Breathe most sweet, and I remember
    Many a smoky camp-fire ember.

    Camphor, turpentine, and tea,
    The balsam of a Christmas tree,
    These are whiffs of gramarye. . .
    A ship smells best of all to me!

    Christopher Morley

. Lines for an Eccentric's Book Plate

    TO use my books all friends are bid:
    My shelves are open for 'em;
    And in each one, As Grolier did,
    I write Et Amicorum.

    All lovely things in truth belong
    To him who best employs them;
    The house, the picture, and the song
    Are his who most enjoys them.

    Perhaps this book holds precious lore,
    And you may best discern it.
    If you appreciate it more
    Than I -- why don't return it!

    Christopher Morley

. The Poet

    THE barren music of a word or phrase,
    The futile arts of syllable and stress,
    He sought. The poetry of common days
    He did not guess.

    The simplest, sweetest rhythms life affords--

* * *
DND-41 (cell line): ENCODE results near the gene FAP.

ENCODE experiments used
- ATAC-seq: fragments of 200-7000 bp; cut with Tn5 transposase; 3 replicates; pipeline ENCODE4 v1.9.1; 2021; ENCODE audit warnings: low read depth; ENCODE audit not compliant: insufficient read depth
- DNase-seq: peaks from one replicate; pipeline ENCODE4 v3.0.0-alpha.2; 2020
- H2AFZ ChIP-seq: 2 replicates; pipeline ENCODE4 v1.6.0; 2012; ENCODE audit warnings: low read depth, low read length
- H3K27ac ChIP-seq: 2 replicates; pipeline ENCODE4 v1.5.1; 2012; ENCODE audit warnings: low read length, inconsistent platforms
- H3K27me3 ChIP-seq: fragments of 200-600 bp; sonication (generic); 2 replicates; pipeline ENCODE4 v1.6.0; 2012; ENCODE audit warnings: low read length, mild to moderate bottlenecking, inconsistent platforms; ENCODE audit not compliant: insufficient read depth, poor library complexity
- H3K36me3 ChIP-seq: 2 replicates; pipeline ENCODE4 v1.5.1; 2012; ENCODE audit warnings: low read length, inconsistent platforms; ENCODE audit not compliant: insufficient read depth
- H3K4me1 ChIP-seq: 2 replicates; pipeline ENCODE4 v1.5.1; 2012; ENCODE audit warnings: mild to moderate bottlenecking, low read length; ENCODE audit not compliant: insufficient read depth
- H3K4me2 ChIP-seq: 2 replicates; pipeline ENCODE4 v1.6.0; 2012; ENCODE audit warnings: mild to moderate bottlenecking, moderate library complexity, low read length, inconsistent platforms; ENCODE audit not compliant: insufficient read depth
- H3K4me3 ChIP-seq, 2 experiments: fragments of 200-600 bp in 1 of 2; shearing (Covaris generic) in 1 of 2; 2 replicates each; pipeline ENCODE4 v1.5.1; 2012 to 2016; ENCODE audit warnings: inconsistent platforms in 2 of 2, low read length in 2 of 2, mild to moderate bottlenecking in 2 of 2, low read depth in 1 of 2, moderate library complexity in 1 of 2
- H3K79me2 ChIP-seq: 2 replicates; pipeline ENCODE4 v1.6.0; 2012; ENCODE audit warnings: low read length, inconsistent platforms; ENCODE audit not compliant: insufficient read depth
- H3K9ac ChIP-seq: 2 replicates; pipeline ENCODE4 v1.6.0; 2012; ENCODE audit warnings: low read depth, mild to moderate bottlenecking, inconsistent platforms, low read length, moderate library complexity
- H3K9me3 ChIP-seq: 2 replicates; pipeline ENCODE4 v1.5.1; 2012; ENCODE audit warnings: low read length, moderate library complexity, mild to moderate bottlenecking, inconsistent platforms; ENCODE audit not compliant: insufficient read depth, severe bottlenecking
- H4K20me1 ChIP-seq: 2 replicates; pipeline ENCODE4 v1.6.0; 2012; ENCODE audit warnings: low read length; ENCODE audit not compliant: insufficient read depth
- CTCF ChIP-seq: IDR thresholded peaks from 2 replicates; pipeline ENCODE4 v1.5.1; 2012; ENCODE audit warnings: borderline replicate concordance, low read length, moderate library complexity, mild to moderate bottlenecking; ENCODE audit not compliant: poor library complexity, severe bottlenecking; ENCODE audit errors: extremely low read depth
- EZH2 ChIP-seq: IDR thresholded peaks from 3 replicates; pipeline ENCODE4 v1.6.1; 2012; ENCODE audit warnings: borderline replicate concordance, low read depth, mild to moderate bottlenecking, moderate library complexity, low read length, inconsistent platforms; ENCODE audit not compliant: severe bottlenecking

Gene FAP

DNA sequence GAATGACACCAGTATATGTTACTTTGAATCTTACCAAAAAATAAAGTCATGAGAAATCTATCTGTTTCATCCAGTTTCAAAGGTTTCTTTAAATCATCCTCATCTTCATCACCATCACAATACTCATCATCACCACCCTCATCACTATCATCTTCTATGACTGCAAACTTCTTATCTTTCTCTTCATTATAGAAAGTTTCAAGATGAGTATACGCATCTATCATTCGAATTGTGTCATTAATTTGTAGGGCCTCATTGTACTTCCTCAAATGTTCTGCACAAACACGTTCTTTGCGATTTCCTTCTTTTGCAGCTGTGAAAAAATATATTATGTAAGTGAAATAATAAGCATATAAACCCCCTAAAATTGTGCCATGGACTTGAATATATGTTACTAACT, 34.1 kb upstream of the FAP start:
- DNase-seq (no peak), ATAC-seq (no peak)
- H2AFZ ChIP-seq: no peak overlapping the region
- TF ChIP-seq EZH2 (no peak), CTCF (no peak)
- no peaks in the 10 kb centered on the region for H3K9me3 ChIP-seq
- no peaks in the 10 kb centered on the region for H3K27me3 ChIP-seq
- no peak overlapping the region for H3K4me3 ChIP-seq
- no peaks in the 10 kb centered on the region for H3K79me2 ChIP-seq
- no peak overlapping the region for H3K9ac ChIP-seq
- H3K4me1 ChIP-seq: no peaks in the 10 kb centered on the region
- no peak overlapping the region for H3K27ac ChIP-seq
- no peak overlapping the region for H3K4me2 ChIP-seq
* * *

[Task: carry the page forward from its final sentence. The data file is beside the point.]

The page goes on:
Unselfish love, true effort truly done,
    The tender themes that underlie all words--
    He knew not one.

    The human cadence and the subtle chime
    Of little laughters, home and child and wife,
    He knew not. Artist merely in his rhyme,
    Not in his life.

    Christopher Morley

. To A Child

    THE greatest poem ever known
    Is one all poets have outgrown:
    The poetry, innate, untold,
    Of being only four years old.

    Still young enough to be a part
    Of Nature's great impulsive heart,
    Born comrade of bird, beast, and tree
    And unselfconscious as the bee--